Maverick experimental filmmaker Jon Jost was among the most innovative and influential independent directors in contemporary cinema; dubbed "the American Godard" by critics, his singular creative approach -- equal parts elliptical narrative sensibility, ravishing visual style, and potent socio-political commentary -- emerged as one of the most unique and provocative voices of its time. Born in Chicago, Jost was the product of a military upbringing, and was raised in areas of the globe ranging from Kansas to Japan to Germany. Expelled from college in 1963, he made his first 16mm short subjects a short time later; a self-taught filmmaker, he not only wrote and directed all of his subsequent feature work, but also served as his own photographer and editor.
In 1965, Jost was sentenced to serve over two years in prison for charges of dodging the draft; upon his release he immersed himself in political activism, co-founding the Chicago arm of the leftist film production and distribution group Newsreel. He made his first feature-length film, Speaking Directly: Some American Notes, in 1974; shot on a budget of just 2,500 dollars, it was a fiercely political essay touching on points spanning from Jost's interpersonal relationships to the United States' relationship with the rest of the world, most specifically Vietnam. Equally intriguing was the picture's visual range, which varied from extended takes to baroque camera angles to even animated sequences. Long takes were again the hallmark of 1977's Last Chants for a Slow Dance, a portrait of a killer's drive through Montana starring Tom Blair, a familiar face in much of Jost's later work.
Jost's next effort, 1978's Chameleon, offered an atypically conventional narrative concerning the exploits of a L.A. cocaine dealer; still, the film was a critical success, winning "best of the festival" honors at the U.S. Film Festival. In 1981, he returned with Stagefright, a highly experimental work produced for West German television; two years later, Jost helmed Slow Moves, an improvisational piece shot in just under four days starring actors who'd never met prior to filming. Angel City, a surreal riff on the detective genre, followed in 1984; Jost then fell silent until 1987, resurfacing with Bell Diamond, another improvisational drama filmed in Butte, MT, with local actors. A year later, he released the essay Uncommon Senses (aka Plain Talk & Common Sense), a kind of Reagan-era update to Speaking Directly filmed during a cross-country journey.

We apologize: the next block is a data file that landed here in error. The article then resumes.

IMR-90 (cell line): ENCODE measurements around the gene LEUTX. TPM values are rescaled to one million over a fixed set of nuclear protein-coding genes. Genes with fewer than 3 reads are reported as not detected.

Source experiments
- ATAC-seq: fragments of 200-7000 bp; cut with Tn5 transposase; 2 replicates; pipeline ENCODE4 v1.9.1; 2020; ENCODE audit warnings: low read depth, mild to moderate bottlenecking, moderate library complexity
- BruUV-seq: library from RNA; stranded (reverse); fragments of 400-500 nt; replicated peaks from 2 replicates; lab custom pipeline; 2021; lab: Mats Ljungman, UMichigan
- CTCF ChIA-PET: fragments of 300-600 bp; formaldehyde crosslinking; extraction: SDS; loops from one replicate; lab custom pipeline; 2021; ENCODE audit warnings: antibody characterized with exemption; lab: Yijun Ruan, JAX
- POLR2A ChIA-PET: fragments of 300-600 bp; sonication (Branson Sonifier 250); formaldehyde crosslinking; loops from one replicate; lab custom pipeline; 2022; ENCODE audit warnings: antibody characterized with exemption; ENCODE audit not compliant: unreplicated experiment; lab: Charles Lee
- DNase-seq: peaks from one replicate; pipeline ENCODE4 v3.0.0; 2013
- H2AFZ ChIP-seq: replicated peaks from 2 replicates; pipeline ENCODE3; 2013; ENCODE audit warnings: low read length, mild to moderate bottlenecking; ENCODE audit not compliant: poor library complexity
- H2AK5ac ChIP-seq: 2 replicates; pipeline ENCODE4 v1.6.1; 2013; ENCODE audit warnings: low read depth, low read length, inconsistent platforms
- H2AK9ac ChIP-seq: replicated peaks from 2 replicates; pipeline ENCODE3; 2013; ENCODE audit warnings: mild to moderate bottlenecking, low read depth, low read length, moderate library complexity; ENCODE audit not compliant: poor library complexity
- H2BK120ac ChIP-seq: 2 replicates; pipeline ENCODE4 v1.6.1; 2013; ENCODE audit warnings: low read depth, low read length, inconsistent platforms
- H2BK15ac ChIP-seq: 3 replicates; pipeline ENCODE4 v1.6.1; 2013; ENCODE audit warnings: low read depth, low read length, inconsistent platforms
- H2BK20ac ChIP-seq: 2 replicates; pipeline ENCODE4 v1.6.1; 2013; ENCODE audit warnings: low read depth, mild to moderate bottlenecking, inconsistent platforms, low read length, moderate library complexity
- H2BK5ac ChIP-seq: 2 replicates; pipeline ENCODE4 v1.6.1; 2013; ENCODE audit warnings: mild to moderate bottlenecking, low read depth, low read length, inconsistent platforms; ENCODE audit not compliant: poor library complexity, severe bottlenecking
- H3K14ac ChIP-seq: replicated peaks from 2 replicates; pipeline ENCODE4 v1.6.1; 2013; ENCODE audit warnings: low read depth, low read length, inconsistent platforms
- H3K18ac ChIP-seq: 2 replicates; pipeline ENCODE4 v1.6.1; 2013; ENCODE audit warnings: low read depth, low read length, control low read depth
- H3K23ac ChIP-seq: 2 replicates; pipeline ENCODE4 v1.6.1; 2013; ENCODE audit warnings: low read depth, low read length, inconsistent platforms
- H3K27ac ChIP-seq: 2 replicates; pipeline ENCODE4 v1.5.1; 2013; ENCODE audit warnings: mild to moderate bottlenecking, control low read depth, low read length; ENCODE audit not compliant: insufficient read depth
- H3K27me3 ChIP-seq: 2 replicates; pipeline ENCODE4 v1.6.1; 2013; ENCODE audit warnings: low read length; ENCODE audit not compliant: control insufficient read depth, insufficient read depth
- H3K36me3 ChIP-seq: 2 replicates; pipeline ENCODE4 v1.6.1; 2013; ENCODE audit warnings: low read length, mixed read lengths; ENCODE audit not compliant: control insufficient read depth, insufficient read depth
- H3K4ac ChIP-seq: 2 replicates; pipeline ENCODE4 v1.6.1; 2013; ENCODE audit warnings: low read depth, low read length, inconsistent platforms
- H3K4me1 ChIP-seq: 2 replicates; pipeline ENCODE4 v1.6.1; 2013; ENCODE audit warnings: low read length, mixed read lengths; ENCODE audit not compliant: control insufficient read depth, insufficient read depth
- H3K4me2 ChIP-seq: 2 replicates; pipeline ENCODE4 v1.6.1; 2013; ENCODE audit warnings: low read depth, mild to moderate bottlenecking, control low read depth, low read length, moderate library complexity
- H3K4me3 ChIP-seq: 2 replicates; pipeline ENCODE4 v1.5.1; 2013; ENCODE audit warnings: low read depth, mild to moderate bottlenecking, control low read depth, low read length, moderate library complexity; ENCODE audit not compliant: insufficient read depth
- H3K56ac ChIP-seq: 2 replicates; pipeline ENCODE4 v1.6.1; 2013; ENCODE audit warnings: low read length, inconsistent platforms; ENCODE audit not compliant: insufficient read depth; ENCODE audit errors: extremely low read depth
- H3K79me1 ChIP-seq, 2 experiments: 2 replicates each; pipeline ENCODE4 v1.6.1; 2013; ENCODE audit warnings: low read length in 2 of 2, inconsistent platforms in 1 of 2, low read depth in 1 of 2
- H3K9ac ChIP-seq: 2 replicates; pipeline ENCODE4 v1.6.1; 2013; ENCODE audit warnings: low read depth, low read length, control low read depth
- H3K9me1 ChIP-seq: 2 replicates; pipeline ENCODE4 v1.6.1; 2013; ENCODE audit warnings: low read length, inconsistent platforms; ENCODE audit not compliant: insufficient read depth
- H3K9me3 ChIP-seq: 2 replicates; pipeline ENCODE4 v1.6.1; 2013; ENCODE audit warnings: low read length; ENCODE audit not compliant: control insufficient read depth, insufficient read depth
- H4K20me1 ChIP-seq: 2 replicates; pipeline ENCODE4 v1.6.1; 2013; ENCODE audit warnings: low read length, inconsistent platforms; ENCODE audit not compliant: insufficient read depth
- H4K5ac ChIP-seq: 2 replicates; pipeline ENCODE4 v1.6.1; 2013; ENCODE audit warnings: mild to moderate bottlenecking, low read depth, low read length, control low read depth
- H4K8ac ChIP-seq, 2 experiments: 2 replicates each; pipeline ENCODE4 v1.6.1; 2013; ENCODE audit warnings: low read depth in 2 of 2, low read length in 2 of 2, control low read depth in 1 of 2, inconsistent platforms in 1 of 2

Also in 1988, Jost delivered Rembrandt Laughing, an abstract comedy/drama set in San Francisco exploring the day-to-day lives of a group of friends; 1990's sublime All the Vermeers in New York is its companion piece, a study of similar themes and ideas set on the opposite side of the continent. Nestled between the two films was 1990's Sure Fire, a disturbing and deeply personal work ironically dedicated to the director's own father. In 1991, Jost was the subject of a complete retrospective held at the Museum of Modern Art; other honors included being named the first recipient of the John Cassavetes Award for lifetime achievement handed out at the Independent Spirit Awards. After two more films -- The Bed You Sleep In and the vicious road movie Frameup, both from 1993 -- Jost relocated to Europe to live and work.